When I became pregnant for the first time, I excitedly went to the book store to buy every book about parenting I could find. I read countless articles and posts, talked to many other parents, and felt ready to take on this new life challenge. Wasn’t I adorable? Needless to say, parenting has been full of surprises. Here are my top five.

1. I need very little sleep. Before kids I was a whiny, cranky mess if my sleep was interrupted during a busy work or school week. Sundays were for catching up on any missed sleep. My husband and I would sleep until the sun woke us, roll over, and sleep some more.  We liked to say that sleeping was our hobby. Now? Give me a just a few hours of sleep (they can even be interrupted) and I can manage an entire work day AND evening commitments and chores as long as I have a cup of coffee within reach. I can’t remember the last time I slept past 8:00 and naps? What are those?

2. I have a very strong stomach. I always shied away from any job in the medical profession because I was terrified of my weak stomach embarrassing me at work. I have always been sensitive to smells and if anyone had any sort of injury near me I always volunteered to be the one who ran for help. Now? I’ve cleaned vomit off of car seats, crib rails, and walls; poop out of bathtubs, sneakers, grout, and from beneath my fingernails; and I have mopped up blood coming from all sorts of different places on my kids’ bodies (the mouth is the worst). Through all of this I have stayed conscious, kept my own stomach fluids in place, and simultaneously cared for and calmed down a child (or two).

3. My body has completely changed. Did I work hard to stay healthy during my pregnancies and limit my weight gain? Yes. Did my body permanently change anyway? Yep. I may be able to get down to my pre-baby weight but my body will never be the same. Growing a baby is a massive undertaking for any woman’s body. Caring for those babies also takes its toll. My body definitely shows it. My hips are wider, my feet are bigger, and the skin around my stomach will never be flat without some help. My hips hurt and my back aches from lugging carseats, diaper bags, toys, and increasingly heavier children. I’ve had my face battered by toddler fists in the middle of the night, I’ve stepped on countless legos and toy blocks, and I’ve fallen down steps, while holding and protecting a child from injury. This body of mine has served me well but it’s definitely feeling a bit beat up these days.

4. I can have patience. I can be a rather impatient person. I have been known to boil with frustration if I’m stuck behind a slow moving car on a very long road, waiting for any type of test result or promised gift/event is agonizing, and I always read the last chapter of a new book first. When it comes to my children, however, I have the patience of a saint. I have waited out my daughter’s first attempt at zipping her coat, listened to my child sound out every. single. word. of her favorite book, and sat through hours of countless recitals and school concerts so I could see my daughter’s one minute performance. I’ve sat on a bathroom floor for entire afternoons hoping my child would do her business in the toilet. I have waited silently, barely breathing, for my infant to fall asleep so I could sneak out of her room.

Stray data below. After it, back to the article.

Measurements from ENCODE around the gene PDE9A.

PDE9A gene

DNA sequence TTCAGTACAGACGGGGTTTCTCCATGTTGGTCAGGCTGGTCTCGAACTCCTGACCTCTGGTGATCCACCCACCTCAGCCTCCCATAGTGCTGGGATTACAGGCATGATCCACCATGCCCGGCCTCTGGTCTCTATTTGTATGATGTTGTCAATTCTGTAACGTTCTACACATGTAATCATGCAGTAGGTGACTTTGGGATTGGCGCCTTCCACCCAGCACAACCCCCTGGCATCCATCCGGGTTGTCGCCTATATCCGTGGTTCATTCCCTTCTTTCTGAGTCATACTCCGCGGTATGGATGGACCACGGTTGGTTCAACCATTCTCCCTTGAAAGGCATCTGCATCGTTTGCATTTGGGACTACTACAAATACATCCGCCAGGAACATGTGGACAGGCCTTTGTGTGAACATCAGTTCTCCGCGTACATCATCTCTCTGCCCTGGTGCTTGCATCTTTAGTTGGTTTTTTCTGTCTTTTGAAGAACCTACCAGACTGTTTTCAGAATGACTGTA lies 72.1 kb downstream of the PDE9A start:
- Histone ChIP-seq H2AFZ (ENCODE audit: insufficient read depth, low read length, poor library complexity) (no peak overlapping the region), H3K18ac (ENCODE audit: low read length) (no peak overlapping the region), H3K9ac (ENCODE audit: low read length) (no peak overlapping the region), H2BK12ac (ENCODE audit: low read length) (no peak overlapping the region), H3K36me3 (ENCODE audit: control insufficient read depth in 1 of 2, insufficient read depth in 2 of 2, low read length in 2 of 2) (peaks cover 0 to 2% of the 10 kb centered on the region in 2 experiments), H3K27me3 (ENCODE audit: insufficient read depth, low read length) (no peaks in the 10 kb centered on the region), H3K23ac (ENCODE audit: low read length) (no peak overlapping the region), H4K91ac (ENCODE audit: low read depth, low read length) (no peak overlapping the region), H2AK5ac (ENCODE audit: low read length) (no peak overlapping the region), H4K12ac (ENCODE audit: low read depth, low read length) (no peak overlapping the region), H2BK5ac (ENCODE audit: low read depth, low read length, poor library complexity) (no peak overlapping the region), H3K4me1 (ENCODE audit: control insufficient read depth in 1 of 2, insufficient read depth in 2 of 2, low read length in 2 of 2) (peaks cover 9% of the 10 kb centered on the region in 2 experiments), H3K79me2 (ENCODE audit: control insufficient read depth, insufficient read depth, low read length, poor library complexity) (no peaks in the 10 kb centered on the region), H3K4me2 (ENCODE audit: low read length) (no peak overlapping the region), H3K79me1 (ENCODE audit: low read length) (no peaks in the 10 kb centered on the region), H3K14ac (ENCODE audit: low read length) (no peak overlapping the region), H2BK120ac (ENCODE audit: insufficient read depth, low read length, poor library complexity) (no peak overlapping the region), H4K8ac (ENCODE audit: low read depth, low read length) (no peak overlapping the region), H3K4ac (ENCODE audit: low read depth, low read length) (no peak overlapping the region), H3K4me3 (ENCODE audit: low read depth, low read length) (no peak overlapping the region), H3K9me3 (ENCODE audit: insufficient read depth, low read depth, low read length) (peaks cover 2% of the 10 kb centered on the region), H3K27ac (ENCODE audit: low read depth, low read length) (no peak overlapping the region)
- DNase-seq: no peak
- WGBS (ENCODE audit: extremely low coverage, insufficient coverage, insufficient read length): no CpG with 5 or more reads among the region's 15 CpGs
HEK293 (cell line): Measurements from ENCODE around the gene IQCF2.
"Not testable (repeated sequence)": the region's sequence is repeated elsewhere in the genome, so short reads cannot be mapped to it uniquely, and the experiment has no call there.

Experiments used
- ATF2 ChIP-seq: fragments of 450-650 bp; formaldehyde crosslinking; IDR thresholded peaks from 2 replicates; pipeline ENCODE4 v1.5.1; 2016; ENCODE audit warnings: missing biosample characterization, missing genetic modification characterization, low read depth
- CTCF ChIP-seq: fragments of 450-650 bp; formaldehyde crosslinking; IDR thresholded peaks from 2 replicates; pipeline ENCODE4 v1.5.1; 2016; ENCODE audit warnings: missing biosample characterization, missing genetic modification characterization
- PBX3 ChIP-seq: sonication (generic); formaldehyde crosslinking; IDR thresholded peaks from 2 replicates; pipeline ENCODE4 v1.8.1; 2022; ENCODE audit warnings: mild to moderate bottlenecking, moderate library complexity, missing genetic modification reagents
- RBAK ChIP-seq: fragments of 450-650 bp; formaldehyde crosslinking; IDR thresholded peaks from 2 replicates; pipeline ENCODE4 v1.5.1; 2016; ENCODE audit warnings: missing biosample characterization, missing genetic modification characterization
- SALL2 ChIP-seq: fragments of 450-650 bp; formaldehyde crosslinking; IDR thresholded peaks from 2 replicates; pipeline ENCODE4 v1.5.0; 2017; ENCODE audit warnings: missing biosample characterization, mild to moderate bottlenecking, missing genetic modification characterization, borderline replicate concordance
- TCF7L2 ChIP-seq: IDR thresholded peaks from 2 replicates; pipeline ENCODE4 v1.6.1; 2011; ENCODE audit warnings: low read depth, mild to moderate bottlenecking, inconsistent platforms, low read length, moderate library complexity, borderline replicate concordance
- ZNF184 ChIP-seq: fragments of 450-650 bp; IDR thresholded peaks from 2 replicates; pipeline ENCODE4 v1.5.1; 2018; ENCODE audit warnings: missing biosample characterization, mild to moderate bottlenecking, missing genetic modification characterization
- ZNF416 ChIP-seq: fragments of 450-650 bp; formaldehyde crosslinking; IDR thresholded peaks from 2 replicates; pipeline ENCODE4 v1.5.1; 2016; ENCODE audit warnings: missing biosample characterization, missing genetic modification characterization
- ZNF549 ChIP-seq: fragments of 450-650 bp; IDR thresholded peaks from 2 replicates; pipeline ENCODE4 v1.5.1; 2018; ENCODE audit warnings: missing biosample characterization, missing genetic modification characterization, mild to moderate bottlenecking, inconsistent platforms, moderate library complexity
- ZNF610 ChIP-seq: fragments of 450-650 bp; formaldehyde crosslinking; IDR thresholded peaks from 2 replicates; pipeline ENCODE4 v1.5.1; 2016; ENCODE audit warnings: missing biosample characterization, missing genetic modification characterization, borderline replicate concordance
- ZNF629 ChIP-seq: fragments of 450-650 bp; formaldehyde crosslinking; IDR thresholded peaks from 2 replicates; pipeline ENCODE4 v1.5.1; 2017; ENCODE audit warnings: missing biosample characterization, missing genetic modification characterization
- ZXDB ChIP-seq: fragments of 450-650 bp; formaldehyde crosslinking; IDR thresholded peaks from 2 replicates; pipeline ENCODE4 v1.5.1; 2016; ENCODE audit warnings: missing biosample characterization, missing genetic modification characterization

5. I am tough. Parenting has taught me that I am one tough woman and I definitely feel as if I can handle pretty much anything life throws at me. The pain of labor and delivery alone has made most injuries barely noticeable. I had to have blood drawn from an artery once and the nurse apologized in advance for the pain that she would cause. I said, “Will it be more painful than labor? No? Then I’ll be fine, thanks.” I have suffered through sinus infections, the flu, and I have recovered from surgery all while continuing to parent. I have had to live through personal crises that made me want to retreat to a dark room for days but I still managed to hide my pain in front of my children and continue to parent. I have advocated for my children’s needs and stood up for myself and for them on multiple occasions. I nursed my 10-year-old back onto her feet after major back surgery while watching her cry and writhe in pain. I never let her see my own pain. I control the incredible amount of fear and anxiety I feel, daily, about my children’s safety in this increasingly violent world. There are days when I feel like Superwoman, taking on challenges and fixing everyone’s problems. Other days I feel like a lioness, daring anyone to come after me or my kids. Parenting has made me incredibly strong and I like it.

So thanks, my darling girls, for the surprises.

me and girls

Photo credit S. Orris